Eleanor Revelle.

After a lengthy discussion Monday night, Evanston aldermen voted to refer a variety of possible police reform issues to the City Council’s Human Services Committee.

Committee Chair Eleanor Revelle said the panel would begin its work with a meeting next Monday, Aug. 3.

She said the panel, which typically meets no more than once a month, could meet as frequenly as weekly in an effort to develop specific proposals in time to include them in the city’s budget planning process that typically starts early in the fall.

The action came after aldermen questioned Police Chief Demitrous Cook about the annual report he presented during the meeting and asked for a variety of additional information that might make it easier to analyze what aspects of the department’s current duties might be turned over to social workers or other civilian employees or contractors.

The report indicated that Evanston residents are more likely to make calls for service to the police than resients several other communities chosen for comparison.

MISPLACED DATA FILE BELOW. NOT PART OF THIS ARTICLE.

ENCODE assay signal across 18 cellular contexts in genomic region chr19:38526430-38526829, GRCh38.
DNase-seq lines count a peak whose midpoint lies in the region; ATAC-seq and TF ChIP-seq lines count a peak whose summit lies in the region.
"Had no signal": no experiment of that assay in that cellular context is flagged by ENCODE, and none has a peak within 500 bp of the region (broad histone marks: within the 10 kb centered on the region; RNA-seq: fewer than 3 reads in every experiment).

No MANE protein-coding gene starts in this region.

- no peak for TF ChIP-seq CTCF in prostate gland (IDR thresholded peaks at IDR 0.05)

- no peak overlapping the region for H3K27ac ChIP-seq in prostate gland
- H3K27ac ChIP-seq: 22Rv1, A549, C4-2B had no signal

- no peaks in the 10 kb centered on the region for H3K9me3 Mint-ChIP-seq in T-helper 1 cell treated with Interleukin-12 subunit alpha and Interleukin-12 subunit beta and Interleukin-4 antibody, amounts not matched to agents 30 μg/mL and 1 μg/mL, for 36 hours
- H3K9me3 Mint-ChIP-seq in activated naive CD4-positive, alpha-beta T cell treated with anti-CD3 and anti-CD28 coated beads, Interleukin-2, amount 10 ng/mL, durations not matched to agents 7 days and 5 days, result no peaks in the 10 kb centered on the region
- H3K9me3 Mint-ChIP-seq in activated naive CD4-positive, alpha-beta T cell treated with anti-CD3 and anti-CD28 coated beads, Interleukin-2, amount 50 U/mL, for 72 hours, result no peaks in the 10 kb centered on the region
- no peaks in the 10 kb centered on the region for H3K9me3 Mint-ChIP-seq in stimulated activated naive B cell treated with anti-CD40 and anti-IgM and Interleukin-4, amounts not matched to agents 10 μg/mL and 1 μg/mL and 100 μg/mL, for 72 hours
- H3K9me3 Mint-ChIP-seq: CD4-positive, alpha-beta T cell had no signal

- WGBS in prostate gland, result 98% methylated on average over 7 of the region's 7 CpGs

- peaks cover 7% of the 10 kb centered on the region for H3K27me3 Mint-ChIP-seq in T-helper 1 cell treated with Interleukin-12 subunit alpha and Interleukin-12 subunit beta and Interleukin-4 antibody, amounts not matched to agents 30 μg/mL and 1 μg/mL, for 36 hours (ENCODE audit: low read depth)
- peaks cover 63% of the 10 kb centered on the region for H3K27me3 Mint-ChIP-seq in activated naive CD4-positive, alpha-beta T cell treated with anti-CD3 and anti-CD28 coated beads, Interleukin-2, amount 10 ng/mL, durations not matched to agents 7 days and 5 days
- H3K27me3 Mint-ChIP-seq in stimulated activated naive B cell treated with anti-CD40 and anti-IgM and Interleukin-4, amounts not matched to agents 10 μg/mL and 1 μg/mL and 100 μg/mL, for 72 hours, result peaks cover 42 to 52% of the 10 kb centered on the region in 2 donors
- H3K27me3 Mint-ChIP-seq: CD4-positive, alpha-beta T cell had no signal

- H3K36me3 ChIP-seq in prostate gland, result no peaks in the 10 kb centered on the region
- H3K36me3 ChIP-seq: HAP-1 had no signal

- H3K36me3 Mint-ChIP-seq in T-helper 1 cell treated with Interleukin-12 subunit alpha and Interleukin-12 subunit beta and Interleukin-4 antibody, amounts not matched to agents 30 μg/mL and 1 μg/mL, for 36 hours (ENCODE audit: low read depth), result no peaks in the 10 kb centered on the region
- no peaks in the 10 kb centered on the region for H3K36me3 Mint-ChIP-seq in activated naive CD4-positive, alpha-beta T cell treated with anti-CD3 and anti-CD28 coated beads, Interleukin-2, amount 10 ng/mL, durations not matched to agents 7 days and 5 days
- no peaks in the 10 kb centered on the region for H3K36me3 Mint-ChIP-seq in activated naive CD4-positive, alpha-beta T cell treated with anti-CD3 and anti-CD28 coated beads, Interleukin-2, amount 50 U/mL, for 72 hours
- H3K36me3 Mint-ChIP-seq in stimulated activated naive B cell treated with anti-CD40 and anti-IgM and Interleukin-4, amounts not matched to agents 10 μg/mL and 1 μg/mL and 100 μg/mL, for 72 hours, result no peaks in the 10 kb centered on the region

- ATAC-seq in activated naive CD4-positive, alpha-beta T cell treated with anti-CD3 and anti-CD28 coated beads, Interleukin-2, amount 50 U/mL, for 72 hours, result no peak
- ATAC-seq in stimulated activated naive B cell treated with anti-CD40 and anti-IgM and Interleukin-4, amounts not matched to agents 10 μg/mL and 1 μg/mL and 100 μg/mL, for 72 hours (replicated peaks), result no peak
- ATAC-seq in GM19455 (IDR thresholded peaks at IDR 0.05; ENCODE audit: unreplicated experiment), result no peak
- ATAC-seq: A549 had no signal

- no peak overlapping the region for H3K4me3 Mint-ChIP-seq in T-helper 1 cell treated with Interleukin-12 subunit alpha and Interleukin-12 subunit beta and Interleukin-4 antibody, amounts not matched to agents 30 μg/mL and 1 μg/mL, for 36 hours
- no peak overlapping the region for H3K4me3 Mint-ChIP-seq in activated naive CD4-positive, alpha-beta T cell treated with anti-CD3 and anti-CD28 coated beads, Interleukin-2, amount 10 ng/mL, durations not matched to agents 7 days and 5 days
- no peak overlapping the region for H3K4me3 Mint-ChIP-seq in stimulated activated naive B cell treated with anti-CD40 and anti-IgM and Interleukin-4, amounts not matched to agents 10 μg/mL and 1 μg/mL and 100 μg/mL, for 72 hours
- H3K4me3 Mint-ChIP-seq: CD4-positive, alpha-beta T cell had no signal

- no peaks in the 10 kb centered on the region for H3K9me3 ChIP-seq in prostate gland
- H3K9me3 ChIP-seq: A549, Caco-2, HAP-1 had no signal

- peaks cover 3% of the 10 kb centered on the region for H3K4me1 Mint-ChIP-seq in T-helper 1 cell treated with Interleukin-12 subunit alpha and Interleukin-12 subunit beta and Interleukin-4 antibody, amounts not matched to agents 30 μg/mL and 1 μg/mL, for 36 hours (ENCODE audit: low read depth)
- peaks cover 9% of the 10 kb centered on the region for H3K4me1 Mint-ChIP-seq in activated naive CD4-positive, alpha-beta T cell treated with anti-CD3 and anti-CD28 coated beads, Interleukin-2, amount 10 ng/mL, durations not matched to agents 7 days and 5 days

Police calls per resident ranged from a high of 1.14 in Evanston to a low of 0.29 in Arlington Heights. But the four other communities checked were closer to Evanston’s numbers. Skokie had 0.94 calls per resident, Naperville 0.88, and Aurora and Elgin were both at 0.75.

Alderman Cicely Fleming, 9th Ward, complained that the report had no context about what people are seeking when they call the police.

Alderman Robin Rue Simmons, 5th Ward, said she’d like data on the recidivism rate for people arrested in Evanston and what’s done to monitor people returning from prison.

Aldemran Ann Rainey, 8th Ward, said she wanted to know how many Evanston residents are incarcerated and more detail about what police are doing in each ward.

Revelle said it appeared a lot of 911 calls don’t really require response by an armed police officer. She referred to a program in Eugene, Oregon, that has a social worker and a health care worker respond to certain types of emergency calls.

Alderman Tom Suffredin, 6th Ward, said he hoped the Council could come up with actionalble changes by budget time and that the work needs to start immediately.

Bill Smith is the editor and publisher of Evanston Now.

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